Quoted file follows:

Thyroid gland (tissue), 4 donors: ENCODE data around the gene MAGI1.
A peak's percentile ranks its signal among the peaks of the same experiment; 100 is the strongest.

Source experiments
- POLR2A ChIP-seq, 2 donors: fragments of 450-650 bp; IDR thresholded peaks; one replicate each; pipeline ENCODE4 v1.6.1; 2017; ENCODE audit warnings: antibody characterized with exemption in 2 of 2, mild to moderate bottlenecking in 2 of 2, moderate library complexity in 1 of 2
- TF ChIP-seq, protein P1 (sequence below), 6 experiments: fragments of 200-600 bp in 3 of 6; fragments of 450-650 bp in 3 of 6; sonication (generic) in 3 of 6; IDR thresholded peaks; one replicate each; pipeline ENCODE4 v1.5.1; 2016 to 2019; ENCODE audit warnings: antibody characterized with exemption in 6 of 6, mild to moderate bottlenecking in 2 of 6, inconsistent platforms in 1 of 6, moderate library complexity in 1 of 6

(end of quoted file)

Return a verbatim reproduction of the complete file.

Thyroid gland (tissue), 4 donors: ENCODE data around the gene MAGI1.
A peak's percentile ranks its signal among the peaks of the same experiment; 100 is the strongest.

Source experiments
- POLR2A ChIP-seq, 2 donors: fragments of 450-650 bp; IDR thresholded peaks; one replicate each; pipeline ENCODE4 v1.6.1; 2017; ENCODE audit warnings: antibody characterized with exemption in 2 of 2, mild to moderate bottlenecking in 2 of 2, moderate library complexity in 1 of 2
- TF ChIP-seq, protein P1 (sequence below), 6 experiments: fragments of 200-600 bp in 3 of 6; fragments of 450-650 bp in 3 of 6; sonication (generic) in 3 of 6; IDR thresholded peaks; one replicate each; pipeline ENCODE4 v1.5.1; 2016 to 2019; ENCODE audit warnings: antibody characterized with exemption in 6 of 6, mild to moderate bottlenecking in 2 of 6, inconsistent platforms in 1 of 6, moderate library complexity in 1 of 6